US Vision folder cover

    Want to Print Something Elegant? Try White Ink

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    White ink is a fantastic way to add style and elegance to your print designs and make them stand out from the boring materials that most marketers produce. You can use it to create numerous effects or combine it with colored stocks to turn your run-of-the-mill brand pieces into striking artwork. While implementing white ink takes some extra effort, the impact is well worth it.

    White ink creates different effects depending on how it is applied. Its opacity can be controlled by the number of times a sheet is passed through the printer. Fewer passes provide transparency while more passes provide more solid white. White ink creates an almost varnish-like look when used on white paper, and it results in a dimensional feel on colored stocks when different opacities are used. It creates white blocks of color or text on colored stocks, and it can also be applied as a layer behind images on colored stock to prevent see-through.

    No matter the type of project you want to design to use white ink—and there really is no limit—you’ll want to keep the following tips in mind:

    1. Try to design the project within one program, preferably Adobe Illustrator. Instead of dropping an Illustrator EPS/AI file into an InDesign document (or vice versa), we suggest you copy and paste your vector artwork directly into your file and separate the artwork by layer (see tip 3). Doing this makes it easier to edit the spot color if needed.
    2. When setting up your file, add a new spot color in your swatches panel and call it “White Ink”—the color mix can be whatever percentage you want, but we generally suggest 100% magenta so it’s more easily distinguishable from the “paper” swatch in the panel. The only thing that matters is the name of the white ink spot color so our rip can translate the specific color to the press.
    3. In the layers panel, add a new layer and call it “White Ink”—this helps keep that artwork isolated and more accessible down the road when preflighting happens. All other artwork that does not print in white ink should be on a layer called “CMYK,” which helps prepress quickly preflight your file.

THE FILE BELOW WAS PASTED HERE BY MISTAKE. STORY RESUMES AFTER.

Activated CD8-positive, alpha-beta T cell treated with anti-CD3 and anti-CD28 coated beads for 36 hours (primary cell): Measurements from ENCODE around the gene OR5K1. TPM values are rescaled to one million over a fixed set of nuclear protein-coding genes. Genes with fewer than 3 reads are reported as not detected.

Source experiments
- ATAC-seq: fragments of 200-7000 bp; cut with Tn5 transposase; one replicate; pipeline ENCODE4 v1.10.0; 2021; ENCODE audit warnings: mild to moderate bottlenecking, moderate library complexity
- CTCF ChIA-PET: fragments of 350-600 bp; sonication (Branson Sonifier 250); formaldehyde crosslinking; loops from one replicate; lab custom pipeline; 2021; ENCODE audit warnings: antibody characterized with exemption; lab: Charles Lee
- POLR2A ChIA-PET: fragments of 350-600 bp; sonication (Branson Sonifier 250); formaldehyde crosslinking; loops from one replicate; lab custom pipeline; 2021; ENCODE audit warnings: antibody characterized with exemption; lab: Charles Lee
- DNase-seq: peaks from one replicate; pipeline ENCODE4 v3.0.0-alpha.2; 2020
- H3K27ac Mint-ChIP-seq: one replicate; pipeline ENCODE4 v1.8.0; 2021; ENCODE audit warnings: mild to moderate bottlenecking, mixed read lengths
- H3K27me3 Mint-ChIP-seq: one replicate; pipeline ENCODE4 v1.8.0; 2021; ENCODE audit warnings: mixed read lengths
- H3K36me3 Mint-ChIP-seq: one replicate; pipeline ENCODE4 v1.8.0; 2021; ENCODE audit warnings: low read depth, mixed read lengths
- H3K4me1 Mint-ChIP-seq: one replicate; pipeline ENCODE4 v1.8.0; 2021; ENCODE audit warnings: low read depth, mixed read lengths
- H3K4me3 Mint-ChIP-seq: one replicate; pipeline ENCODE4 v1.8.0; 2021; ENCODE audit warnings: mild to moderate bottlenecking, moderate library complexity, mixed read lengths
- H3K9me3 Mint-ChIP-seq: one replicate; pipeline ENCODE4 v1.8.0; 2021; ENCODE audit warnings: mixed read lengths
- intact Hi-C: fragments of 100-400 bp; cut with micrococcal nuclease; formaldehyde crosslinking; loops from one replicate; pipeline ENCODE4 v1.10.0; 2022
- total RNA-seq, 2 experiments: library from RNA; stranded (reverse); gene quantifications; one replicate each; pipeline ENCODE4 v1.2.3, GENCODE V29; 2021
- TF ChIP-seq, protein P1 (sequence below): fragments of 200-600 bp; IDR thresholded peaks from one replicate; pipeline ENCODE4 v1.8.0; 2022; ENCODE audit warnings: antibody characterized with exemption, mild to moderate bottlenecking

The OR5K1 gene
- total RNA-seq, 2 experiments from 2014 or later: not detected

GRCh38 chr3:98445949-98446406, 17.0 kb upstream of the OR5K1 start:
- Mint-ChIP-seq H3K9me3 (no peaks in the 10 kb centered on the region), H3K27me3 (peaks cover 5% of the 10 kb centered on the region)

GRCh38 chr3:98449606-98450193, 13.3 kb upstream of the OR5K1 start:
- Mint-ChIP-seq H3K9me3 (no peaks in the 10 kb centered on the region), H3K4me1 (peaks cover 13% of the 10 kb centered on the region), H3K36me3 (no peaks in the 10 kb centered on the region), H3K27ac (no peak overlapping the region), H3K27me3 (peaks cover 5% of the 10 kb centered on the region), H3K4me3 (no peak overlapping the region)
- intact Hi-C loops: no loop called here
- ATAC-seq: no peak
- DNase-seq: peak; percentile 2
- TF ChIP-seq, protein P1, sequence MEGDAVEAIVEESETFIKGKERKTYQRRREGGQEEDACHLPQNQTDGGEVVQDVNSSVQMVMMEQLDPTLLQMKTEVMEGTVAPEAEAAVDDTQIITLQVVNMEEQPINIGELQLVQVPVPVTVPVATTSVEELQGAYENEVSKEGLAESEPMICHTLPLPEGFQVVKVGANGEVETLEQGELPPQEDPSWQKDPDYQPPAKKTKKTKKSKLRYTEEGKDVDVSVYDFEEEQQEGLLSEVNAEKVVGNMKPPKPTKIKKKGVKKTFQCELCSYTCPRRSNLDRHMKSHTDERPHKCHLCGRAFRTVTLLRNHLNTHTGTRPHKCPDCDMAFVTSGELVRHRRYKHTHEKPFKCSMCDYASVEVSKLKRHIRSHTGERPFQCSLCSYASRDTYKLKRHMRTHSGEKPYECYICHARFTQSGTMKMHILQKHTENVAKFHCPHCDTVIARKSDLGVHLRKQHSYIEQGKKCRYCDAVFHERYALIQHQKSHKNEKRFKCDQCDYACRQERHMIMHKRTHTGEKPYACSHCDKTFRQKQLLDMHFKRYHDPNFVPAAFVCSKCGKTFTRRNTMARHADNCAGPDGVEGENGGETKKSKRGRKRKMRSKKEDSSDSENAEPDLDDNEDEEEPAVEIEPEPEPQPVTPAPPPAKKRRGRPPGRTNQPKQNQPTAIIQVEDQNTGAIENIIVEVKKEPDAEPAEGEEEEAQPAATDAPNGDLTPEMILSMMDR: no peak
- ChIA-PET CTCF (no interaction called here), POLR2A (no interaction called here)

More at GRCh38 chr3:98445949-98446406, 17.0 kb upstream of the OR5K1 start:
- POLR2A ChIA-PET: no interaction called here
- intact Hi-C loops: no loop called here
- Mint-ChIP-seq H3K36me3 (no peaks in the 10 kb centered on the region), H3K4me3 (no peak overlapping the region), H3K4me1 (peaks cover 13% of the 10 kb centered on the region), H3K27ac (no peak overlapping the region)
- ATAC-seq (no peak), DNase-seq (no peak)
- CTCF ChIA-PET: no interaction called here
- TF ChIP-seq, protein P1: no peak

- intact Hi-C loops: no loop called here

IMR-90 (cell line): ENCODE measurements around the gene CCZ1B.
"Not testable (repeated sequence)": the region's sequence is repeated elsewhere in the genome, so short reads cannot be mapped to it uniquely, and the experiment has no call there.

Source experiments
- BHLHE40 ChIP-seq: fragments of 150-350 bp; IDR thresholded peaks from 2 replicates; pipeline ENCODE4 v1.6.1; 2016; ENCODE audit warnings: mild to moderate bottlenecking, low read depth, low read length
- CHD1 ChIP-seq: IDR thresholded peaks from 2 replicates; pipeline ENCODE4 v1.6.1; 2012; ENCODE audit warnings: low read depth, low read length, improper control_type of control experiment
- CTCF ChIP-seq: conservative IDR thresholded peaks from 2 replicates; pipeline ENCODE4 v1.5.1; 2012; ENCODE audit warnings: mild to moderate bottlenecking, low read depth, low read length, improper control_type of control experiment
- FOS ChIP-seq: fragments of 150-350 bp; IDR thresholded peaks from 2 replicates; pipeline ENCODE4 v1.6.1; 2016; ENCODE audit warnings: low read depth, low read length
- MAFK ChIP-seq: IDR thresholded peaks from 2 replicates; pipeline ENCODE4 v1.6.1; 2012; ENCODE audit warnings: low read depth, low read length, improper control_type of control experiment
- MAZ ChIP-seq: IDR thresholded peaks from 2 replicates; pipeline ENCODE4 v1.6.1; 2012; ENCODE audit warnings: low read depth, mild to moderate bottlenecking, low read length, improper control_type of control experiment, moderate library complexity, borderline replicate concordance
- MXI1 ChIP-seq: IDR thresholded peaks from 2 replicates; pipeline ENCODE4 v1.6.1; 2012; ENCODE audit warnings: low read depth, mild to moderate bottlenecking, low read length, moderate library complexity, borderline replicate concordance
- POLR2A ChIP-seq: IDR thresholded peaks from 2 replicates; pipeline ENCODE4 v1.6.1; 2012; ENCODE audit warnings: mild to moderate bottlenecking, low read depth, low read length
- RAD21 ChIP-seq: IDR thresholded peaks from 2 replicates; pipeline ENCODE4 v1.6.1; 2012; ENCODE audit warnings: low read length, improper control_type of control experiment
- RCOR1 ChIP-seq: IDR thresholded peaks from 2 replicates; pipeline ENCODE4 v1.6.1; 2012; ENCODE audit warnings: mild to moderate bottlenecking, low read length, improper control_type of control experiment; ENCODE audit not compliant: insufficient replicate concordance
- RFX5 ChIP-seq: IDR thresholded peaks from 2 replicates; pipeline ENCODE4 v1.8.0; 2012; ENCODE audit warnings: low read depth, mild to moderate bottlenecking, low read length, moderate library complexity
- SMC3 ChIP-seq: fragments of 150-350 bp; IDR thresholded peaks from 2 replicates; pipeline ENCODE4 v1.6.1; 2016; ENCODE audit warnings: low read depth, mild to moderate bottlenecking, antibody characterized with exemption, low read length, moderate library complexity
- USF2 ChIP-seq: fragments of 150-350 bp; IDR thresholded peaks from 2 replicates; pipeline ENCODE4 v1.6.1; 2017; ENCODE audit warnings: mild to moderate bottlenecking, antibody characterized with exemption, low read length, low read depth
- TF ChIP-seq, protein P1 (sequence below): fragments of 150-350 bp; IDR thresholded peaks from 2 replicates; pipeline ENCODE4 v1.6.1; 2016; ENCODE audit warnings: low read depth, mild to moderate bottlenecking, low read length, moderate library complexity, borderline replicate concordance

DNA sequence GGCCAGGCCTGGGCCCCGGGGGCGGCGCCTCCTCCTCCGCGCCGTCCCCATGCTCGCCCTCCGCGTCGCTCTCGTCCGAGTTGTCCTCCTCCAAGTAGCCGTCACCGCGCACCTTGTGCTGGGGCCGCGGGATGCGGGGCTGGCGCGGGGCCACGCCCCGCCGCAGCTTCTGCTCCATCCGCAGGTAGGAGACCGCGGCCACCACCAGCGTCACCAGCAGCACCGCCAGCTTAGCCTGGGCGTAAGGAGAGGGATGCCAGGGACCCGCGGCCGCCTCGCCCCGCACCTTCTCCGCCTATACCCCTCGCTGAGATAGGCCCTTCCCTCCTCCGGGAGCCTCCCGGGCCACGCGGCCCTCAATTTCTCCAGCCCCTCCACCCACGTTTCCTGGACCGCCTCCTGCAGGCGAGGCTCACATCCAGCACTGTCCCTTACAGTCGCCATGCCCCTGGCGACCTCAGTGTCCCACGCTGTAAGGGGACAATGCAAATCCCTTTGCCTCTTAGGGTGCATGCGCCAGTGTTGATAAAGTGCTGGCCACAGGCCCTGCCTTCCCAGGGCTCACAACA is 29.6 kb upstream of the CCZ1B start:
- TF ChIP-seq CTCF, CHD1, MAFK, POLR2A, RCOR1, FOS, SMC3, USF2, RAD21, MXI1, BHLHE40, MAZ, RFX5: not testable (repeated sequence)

4. Depending on how you’re using white ink in your project, you may want to experiment with overprinting, which is found in the “Attributes” panel (InDesign: Window > Output > Attributes > Overprint Fill/Overprint Stroke). Overprinting helps avoid common trapping issues with white type on a solid color or image. The type will overprint on top of the color/image instead of knocking out. If you want to print a solid background of white ink on top of colored paper, make sure everything printing on top of the white ink is set to overprint—this goes for images, typography, etc. Make sure to check that your fills and strokes are set to overprint on your CMYK layer. This step is critical to ensure your piece prints properly when using a specialty stock. You can review this video to get more familiar with overprinting.
    5. When outputting your file, it’s important to double-check your work. If something is supposed to overprint, make sure you check your Attributes panel. All type and images should be combed through several times before sending to your printer.
    press checks image

    Use Press Checks to Check on Your Printer, not Your Project